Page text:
Regional Group Seeks Safer Indian Ocean Shipping
NEW DELHI (AP) — Ministers from 19 countries around the Indian Ocean discussed ways to work together Friday to boost maritime security and ensure that some of the world's busiest sea lanes are kept safe for global trade.
The ministers met in New Delhi to chalk out a 10-year roadmap for the group to promote trade and investment in the fast-growing economic region.
India's external affairs minister, Salman Khurshid, said the Indian Ocean's geo-strategic importance "cannot be underestimated."
While the Indian Ocean rim countries have helped promote understanding and cooperation among themselves, Khurshid said "immense untapped potential remained for greater trade and economic relations."
The group has identified maritime security as among its top most priorities. Over the past few years, pirates based mostly in the African nation of Somalia, have taken over container ships, seizing cargos and holding crews for ransom.
Although incidents of piracy have declined in the last year, it continues to threaten sea trade of not just the Indian Ocean states, but even that of the United States and Europe that depend on oil imports from the Gulf.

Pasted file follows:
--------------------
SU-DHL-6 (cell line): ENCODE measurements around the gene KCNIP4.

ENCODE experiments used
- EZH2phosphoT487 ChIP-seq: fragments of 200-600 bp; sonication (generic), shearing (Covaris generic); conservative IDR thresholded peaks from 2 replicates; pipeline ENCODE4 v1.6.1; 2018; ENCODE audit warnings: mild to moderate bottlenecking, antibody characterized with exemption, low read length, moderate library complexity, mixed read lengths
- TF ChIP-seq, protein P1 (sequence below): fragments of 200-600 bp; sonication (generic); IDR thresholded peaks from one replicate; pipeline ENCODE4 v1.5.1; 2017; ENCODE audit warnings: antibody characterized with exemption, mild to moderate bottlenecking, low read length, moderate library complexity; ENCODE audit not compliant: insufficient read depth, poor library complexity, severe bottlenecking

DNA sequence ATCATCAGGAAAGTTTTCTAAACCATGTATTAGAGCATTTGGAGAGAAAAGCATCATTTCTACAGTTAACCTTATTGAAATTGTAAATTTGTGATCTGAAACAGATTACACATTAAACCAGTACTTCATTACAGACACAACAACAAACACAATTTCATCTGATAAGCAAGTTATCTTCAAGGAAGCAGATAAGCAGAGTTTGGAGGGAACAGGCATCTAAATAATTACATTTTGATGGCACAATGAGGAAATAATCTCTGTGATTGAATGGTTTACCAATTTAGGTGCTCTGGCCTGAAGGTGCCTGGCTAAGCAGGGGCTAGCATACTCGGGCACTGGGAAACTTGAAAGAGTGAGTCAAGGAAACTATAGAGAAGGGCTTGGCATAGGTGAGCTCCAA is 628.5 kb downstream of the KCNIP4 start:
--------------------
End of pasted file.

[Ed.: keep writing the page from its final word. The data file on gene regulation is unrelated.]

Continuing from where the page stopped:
About 70 percent of global traffic in petroleum products and half the world's container traffic transits through the Indian Ocean.
"Despite the global economic slowdown and the slow recovery, Indian Ocean rim economies performed well in 2011, with their combined GDP at an estimated $6.5 trillion," said Sudhir Vyas, an Indian diplomat. That was up from $5.7 trillion a year earlier, he said.
Set up in 1997, the Indian Ocean rim group includes Australia, India, Indonesia, Iran, Malaysia, Singapore and South Africa. China, France, Egypt, Japan and Britain attend the meetings as observers. On Friday, the United States was inducted as a sixth observer in the group.